The twentyseven package

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Solve 3×3×3 Rubik's cubes in the fewest possible moves. Or, if you can't wait, get close enough with the two-phase solver.


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Properties

Versions0.0.0, 0.0.0
Change logNone available
Dependenciesbase (>=4.8 && <5), containers (>=0.5), deepseq, directory, filepath, heap (>=1.0), monad-loops, MonadRandom, mtl (>=2.1), newtype (>=0.2), optparse-applicative, primitive (>=0.6), ref-fd (>=0.4), template-haskell, time (<1.6), transformers, twentyseven, vector (>=0.10) [details]
LicenseMIT
AuthorLi-yao Xia
Maintainerli-yao.xia@ens.fr
CategoryAlgorithms
Home pagehttps://github.com/lysxia/twentyseven
Executablestwentyseven
UploadedWed Mar 16 17:39:50 UTC 2016 by lyxia

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Readme for twentyseven-0.0.0

Twentyseven

Rubik's cube solver in Haskell.

Inspired by Herbert Kociemba's Cube Explorer.

The main idea is to precompute, for every configuration, the number of moves required to put certain subsets of the 27 cubies composing the 3x3 Rubik's cube in their right place and/or in the right orientation. This gives lower bounds used for an A⋆-like search in the graph of scrambled cubes.


By default, a suboptimal "two-phase" solver is used, as it runs rather quickly. It currently solves 1000 random cubes (uniformly distributed) in about one minute. The optimal solver is quite slow however, taking between five minutes and two hours to solve a random cube (18 moves in average).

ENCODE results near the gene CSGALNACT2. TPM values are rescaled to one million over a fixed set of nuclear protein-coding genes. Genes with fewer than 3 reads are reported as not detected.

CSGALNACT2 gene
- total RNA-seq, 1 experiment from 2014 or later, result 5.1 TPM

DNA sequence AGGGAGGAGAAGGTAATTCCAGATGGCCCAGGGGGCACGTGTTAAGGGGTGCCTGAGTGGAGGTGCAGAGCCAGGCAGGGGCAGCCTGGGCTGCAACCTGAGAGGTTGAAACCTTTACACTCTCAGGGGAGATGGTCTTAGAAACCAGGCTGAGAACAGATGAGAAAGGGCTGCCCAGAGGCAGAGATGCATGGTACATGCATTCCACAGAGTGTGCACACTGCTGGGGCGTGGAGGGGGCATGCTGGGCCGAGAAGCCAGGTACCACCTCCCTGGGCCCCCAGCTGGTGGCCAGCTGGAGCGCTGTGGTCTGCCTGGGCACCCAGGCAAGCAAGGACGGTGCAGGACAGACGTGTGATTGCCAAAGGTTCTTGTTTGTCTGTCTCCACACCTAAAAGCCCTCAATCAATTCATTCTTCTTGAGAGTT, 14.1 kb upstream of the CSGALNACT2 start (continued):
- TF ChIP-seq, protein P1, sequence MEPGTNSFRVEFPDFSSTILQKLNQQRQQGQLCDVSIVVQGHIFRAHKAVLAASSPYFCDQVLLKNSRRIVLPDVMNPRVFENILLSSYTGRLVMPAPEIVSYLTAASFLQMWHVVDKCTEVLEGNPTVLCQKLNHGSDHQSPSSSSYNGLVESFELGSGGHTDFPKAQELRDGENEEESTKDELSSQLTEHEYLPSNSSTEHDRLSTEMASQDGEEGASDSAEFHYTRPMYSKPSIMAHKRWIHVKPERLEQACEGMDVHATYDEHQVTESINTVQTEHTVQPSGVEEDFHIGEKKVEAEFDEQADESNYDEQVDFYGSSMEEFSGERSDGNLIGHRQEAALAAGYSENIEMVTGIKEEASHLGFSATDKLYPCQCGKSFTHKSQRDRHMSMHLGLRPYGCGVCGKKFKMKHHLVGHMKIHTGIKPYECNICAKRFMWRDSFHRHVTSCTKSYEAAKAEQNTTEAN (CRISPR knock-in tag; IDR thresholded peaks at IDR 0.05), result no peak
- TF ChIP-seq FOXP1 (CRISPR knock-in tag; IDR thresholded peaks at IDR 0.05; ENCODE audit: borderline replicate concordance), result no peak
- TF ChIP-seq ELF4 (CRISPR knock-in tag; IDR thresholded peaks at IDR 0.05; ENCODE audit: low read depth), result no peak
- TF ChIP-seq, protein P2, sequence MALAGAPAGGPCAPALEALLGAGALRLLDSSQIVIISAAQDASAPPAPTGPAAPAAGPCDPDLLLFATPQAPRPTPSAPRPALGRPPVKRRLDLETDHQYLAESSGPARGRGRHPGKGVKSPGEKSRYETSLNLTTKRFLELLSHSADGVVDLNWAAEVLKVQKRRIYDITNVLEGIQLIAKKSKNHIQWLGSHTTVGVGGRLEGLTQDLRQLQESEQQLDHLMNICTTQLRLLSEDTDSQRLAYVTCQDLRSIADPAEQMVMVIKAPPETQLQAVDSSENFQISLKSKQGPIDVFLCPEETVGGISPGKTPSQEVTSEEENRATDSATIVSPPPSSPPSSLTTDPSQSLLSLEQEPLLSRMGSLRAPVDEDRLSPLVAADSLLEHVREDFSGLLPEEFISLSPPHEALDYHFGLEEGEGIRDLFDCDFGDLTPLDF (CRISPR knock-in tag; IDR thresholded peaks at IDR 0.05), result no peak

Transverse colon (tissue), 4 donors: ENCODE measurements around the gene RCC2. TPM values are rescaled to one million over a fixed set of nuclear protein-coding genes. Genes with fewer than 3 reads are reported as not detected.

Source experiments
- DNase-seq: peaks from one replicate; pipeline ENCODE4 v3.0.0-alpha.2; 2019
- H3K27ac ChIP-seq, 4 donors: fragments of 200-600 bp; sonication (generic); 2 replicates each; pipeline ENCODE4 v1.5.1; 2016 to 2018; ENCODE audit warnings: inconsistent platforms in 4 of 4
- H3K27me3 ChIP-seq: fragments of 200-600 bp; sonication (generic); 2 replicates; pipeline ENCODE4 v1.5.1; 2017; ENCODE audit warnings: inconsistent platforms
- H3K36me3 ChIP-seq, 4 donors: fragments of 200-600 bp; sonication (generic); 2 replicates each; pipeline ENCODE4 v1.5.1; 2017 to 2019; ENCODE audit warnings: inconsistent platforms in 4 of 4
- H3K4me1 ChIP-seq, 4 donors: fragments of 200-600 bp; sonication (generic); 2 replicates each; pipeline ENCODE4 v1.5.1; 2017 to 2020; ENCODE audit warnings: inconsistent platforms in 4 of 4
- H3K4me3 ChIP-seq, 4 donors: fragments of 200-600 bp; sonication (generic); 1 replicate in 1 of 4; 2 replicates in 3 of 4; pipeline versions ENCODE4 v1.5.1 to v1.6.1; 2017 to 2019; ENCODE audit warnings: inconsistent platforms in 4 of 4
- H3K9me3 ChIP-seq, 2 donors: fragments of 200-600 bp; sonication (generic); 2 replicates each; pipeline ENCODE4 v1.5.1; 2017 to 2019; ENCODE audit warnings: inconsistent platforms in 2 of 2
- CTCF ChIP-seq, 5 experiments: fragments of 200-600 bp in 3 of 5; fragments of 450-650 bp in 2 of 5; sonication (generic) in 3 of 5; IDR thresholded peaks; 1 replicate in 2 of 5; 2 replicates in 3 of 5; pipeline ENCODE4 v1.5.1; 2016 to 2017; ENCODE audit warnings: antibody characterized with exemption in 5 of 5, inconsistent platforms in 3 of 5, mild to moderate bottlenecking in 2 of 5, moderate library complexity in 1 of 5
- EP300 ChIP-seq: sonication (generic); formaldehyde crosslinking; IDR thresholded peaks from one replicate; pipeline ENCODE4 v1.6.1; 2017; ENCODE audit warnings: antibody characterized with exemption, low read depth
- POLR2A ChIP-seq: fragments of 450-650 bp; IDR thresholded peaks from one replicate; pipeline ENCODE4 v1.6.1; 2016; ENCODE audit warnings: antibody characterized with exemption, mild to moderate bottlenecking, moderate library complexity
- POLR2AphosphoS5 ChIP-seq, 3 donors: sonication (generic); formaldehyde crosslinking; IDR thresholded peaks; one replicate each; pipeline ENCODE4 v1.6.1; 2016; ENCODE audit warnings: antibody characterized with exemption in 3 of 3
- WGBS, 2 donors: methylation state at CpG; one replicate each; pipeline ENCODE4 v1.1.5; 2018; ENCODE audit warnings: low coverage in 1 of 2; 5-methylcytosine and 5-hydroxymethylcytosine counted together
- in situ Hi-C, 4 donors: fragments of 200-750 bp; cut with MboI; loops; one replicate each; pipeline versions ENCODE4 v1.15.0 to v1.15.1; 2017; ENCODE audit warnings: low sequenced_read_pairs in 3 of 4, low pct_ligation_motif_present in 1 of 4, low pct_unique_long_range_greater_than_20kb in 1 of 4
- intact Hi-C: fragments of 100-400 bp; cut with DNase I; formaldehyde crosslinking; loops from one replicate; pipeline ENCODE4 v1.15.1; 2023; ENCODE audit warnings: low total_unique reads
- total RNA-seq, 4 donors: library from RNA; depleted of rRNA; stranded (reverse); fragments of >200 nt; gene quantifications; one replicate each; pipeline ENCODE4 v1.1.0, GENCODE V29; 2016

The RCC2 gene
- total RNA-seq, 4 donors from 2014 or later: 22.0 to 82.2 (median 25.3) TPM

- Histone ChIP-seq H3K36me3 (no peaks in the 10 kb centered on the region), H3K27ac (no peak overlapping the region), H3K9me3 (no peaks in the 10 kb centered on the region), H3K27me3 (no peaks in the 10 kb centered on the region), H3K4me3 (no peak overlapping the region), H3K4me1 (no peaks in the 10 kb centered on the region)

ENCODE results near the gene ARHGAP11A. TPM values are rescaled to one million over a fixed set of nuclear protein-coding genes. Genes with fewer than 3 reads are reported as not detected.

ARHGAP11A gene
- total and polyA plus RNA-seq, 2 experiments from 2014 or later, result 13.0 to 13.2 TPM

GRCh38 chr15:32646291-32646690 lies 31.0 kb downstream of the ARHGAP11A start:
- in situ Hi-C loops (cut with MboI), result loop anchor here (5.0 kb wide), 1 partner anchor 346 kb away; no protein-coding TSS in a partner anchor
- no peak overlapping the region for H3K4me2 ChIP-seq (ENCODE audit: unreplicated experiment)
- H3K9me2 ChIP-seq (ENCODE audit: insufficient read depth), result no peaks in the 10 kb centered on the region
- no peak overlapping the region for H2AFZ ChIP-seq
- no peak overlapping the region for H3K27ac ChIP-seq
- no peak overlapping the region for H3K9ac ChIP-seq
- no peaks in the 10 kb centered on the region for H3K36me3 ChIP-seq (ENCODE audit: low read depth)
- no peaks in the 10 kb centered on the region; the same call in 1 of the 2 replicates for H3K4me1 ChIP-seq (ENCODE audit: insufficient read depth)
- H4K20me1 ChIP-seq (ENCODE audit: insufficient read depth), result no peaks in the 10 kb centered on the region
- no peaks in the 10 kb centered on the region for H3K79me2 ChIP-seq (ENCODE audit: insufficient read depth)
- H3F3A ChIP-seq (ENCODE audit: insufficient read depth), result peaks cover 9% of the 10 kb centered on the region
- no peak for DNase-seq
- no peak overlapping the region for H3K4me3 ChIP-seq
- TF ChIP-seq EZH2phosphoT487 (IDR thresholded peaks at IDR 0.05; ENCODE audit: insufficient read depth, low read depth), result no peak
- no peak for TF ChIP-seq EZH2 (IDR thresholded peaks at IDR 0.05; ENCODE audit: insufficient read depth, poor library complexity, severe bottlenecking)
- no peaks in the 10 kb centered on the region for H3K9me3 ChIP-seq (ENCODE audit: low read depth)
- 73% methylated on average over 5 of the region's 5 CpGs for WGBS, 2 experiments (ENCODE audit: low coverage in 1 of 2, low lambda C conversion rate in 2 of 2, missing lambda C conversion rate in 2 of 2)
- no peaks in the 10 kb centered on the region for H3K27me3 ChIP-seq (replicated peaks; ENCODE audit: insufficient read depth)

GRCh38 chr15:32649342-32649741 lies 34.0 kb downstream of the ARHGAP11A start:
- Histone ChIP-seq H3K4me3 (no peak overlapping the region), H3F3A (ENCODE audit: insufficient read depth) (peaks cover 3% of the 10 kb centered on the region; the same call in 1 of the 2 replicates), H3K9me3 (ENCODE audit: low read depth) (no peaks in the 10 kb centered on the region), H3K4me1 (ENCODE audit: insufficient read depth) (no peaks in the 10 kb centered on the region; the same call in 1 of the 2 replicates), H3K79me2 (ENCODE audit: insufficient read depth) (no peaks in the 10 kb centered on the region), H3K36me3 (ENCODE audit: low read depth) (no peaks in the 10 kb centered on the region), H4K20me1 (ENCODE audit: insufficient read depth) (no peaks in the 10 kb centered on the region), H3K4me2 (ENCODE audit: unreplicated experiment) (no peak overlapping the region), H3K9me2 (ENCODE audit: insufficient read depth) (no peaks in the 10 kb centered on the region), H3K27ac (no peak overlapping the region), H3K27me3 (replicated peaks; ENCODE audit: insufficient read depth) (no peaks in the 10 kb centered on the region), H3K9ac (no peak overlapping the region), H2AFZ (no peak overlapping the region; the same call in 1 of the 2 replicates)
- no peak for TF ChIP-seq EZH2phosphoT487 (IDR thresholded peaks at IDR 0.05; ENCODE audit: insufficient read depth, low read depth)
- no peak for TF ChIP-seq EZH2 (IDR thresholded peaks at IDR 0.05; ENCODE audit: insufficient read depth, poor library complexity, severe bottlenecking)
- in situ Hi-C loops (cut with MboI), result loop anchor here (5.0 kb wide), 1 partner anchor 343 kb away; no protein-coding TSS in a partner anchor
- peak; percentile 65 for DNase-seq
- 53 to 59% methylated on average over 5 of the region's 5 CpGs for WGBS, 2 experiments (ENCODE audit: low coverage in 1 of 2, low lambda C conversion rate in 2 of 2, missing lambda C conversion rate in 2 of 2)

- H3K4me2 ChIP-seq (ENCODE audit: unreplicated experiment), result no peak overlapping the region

The solver must precompute a certain number of lookup tables, which can be stored in files. These tables take fifteen seconds to compute and weigh 13MB for the two-phase solver, compare that to about 8 hours and 2GB for the optimal one!

You may check the produced files with the checksums in ts-tables.sha256. A compressed archive ts-tables.zip (723MB) of all precomputed tables is available in the branch fetch-tables via git-lfs. Unzip it in $HOME/.27/, or wherever (see usage below).

Usage summary

twentyseven [-p] [--strict] [-d DIR] [--optimal]

The input is read line by line.

Input format

A line can be one of:

Example

Initialization

$ echo quit|twentyseven -p --strict

Example

examples.txt:

qwqwqwqwq erererere tytytytyt rerererer ytytytyty wqwqwqwqw
qwqwqwqwq erqrerere tytytytyt rerererer ytytytyty wqwqwqwqw
BBBBUBBBB UUUULUUUU RRRRFRRRR DDDDRDDDD LLLLBLLLL FFFFDFFFF
DDDFUDLRB FUFDLLLRR UBLBFDFUD ULBFRULLB RRRLBBRUB UBFFDFDRU
111121111 333313333 222232222 444454444 666646666 555565555
111111214 223222222 131333333 344444444 555555555 666666666
.udddlrrrbfffuddd
random

The output then looks like this:

$ twentyseven < examples.txt
U2 D2 L2 R2 F2 B2
Facelets [6,18,11] ("qtq") do not match any regular cubie.
U D F B L R U2 R2 F2 R2 U2 L2 B2 U' D' B2
U L B' L R2 D R U2 F U2 L2 B2 U B2 D' B2 U' R2 U L2 R2 U
U D L R F B U2 B2 L2 F2 D2 B2 R2 U' D' L2
L U' F2 U F2 U L U' L2 D F2 D' F2
BBBBUBBBB UUUULUUUU RRRRFRRRR DDDDRDDDD LLLLBLLLL FFFFDFFFF
BDLLUFBUD LBUBLURFL RLBFFBFRU RLFURULRR UBDRBRDDU DFBDDDFLF

Detail of current heuristics

The distance estimations are based on cosets corresponding to the following elements.

Two-phase

Phase 1

It is possible to store the actual distances to the goal set in phase 1 but the current speed seems good enough for now.

Phase 2

Optimal